Family councils are a great tool in a parent's arsenal because they are a problem-solving meeting where everyone has a voice, where the family can unite around a common goal and where the responsibility of creating a happy home can be shared. The Three Musketeer shout, "All for one, one for all," can serve as a model for conducting family councils.

Quinn, a father and grandfather of a large family, has held family councils for more than two decades. He suggests that family councils are part of a divine pattern for learning, for achieving concord, for securing action plans and for generating satisfying interpersonal relationships.

There are numerous benefits to family councils. Here are a few:

Free flow of ideas

It's a discussion

Honor agency

Everyone gets a voice and a choice

Operate at the group's pace

Some decisions may take several councils others just one


Parents listen instead of lecture

Natural teaching time

Kids' ears tend to be open when they feel heard


Everyone works toward a common goal


Includes every member of the council who is willing to be included and contribute


Hard feelings can be shared and resolved

What can we discuss in a family council?

Moving, household chores, financial issues and college planning are just a few ideas that could be discussed in a family council.

Over a recent school break, I struggled with enforcing rules and being consistent with discipline. I turned to the family council. Because the council was a discussion about discipline rather than a lecture, my kids were engaged. After voting on rules and consequences, we posted them for future reference. Now I no longer feel like a police officer in my home. Instead me and my husband and our children, are checking our behavior against the mutually agreed upon family rules. Our home has become more peaceful as a result of our "all for one, one for all" changes.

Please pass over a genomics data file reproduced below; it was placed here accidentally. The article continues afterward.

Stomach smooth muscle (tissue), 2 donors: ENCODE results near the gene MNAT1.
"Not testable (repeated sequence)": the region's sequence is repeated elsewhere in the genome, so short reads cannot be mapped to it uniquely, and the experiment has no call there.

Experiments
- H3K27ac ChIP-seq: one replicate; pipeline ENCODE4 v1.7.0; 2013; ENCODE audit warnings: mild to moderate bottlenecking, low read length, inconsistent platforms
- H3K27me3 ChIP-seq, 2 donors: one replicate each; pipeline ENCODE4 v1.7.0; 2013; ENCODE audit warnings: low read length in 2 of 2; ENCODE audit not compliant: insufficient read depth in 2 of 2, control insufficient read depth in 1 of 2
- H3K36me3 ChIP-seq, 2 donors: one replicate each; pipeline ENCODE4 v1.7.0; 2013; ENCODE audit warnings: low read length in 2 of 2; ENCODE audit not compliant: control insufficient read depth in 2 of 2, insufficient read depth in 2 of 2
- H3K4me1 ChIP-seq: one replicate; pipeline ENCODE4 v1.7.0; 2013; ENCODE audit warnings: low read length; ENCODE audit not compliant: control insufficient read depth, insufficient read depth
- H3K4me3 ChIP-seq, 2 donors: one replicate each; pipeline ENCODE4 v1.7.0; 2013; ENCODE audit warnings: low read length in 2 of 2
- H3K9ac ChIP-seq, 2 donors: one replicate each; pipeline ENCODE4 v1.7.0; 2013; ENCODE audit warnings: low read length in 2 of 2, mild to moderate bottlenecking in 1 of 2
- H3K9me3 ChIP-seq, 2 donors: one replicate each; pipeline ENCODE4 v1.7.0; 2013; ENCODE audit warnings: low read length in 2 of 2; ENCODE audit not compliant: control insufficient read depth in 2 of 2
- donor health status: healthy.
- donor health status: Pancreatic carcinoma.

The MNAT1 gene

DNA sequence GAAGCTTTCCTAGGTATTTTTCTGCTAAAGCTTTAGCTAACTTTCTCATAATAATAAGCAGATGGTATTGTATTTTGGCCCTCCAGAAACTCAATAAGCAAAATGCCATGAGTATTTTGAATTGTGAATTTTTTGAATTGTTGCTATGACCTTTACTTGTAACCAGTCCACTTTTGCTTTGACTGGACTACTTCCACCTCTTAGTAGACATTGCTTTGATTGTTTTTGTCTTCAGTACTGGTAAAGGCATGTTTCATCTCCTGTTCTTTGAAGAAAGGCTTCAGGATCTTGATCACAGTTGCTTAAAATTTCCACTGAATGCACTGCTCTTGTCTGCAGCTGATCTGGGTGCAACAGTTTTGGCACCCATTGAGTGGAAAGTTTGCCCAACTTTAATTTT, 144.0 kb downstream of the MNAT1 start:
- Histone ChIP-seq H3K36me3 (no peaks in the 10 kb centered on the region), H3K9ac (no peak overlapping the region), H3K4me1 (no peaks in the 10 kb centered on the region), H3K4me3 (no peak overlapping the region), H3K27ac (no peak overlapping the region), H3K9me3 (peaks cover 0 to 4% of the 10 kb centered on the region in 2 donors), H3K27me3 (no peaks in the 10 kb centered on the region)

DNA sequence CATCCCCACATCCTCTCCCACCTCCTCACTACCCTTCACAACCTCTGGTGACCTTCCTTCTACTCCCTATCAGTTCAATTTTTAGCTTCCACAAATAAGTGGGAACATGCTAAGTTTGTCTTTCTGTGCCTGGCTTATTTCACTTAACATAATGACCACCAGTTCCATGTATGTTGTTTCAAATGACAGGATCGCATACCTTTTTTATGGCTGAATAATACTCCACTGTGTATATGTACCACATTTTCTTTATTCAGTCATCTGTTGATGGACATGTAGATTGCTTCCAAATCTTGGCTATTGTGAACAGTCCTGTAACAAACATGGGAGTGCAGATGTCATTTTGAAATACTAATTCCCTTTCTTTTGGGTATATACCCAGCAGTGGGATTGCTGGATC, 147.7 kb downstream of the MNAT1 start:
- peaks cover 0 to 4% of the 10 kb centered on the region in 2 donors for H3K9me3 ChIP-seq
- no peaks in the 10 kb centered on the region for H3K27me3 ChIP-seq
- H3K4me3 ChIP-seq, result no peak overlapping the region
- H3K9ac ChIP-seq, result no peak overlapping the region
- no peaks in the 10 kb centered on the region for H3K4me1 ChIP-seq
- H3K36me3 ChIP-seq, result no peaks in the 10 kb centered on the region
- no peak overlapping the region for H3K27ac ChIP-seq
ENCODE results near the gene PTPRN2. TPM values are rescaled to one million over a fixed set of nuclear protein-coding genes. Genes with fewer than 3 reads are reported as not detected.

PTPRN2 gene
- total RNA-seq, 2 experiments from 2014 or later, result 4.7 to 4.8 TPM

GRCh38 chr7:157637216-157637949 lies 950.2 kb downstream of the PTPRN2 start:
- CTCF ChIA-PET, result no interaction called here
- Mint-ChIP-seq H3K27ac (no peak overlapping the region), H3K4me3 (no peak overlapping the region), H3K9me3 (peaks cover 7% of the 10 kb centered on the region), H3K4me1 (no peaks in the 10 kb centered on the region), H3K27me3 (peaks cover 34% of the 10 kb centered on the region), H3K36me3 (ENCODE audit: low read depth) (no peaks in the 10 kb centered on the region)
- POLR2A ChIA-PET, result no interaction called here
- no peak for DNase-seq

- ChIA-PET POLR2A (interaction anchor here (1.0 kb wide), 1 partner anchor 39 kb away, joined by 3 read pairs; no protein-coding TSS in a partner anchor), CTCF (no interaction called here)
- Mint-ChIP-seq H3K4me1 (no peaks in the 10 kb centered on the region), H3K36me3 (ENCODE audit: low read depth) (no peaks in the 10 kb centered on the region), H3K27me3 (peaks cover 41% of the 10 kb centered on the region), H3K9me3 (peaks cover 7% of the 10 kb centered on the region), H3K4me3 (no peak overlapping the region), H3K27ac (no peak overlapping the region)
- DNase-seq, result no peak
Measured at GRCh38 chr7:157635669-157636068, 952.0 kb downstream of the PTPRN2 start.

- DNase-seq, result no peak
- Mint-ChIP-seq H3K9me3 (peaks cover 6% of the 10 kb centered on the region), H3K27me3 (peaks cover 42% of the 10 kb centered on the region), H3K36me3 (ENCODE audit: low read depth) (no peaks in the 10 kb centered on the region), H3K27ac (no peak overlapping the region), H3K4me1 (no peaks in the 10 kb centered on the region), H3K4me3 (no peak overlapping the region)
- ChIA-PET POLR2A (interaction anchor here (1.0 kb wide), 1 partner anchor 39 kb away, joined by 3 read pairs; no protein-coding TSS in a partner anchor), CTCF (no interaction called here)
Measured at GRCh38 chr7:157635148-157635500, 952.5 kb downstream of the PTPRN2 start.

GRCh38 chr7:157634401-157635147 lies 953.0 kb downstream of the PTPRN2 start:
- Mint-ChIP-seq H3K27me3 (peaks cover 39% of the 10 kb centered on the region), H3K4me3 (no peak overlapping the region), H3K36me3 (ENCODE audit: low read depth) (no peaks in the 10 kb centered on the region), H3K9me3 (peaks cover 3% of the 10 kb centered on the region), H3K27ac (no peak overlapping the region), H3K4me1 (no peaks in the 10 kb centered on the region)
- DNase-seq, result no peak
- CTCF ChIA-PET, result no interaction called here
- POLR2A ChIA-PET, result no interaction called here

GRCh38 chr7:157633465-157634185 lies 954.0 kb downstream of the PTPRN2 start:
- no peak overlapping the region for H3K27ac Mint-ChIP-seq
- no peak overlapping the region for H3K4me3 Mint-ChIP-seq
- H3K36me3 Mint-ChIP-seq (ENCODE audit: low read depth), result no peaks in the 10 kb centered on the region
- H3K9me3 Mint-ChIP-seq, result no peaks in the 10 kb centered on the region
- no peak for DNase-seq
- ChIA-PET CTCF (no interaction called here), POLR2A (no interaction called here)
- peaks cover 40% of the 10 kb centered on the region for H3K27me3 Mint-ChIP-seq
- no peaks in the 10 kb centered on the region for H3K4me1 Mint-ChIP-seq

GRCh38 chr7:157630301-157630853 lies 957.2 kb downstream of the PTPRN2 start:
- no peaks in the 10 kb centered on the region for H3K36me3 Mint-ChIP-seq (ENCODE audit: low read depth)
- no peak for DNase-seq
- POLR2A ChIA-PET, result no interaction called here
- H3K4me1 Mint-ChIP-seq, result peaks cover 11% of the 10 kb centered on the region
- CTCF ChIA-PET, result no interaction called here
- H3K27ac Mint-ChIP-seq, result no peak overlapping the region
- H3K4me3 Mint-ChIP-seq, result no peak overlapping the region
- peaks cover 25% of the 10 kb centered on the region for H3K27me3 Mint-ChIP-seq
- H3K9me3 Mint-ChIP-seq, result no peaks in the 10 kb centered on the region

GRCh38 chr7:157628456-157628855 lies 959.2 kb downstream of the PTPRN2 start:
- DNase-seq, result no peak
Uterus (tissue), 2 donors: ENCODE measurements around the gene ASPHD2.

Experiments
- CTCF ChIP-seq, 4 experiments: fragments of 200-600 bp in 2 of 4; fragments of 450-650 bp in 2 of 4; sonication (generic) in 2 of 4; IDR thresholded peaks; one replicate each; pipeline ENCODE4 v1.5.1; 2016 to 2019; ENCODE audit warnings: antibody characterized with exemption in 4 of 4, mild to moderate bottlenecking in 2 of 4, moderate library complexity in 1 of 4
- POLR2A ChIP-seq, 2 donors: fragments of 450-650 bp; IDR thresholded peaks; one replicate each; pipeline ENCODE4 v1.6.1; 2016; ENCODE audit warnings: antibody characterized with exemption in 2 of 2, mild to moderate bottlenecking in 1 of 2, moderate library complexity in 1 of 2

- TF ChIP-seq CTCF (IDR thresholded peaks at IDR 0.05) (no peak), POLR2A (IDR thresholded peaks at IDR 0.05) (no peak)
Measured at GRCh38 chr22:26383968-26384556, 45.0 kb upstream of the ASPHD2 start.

How do we get started?

It's easier than you might think to start holding family councils.

  • Choose a time and place where everyone is able to meaningfully engage.

  • Come with a specific question or problem in mind.

  • Employ democratic principles as you work toward a consensus.

  • Follow up by holding another family council at an agreed upon date and time.

Josh is a father of four who needed to know how his kids felt about a family vacation. He gathered his family on a Sunday night when all the children were at home. Everyone suggested a vacation destination. Notes were taken and assignments given to research costs and bring back information for the next council. In the interim, Josh helped the children find information online about their destinations of choice.

At the next council, everyone voted and after some discussion a consensus was reached. Next, they discussed activities to participate in while on the vacation. Again assignments were made, information was gathered and reported and a vote was held. Josh was surprised that his children didn't want to spend a whole week at a particular amusement park. His children were interested in variety, but also down time. Had Josh decided unilaterally on a family vacation location and agenda instead of counseling with his wife and children, their family vacation could have been less successful.

By holding family councils you'll create your own band of musketeers. Cooperation will increase as you unify around a common goal, get buy-in from family members on decisions that affect everyone and share the responsibility of creating a happy home.

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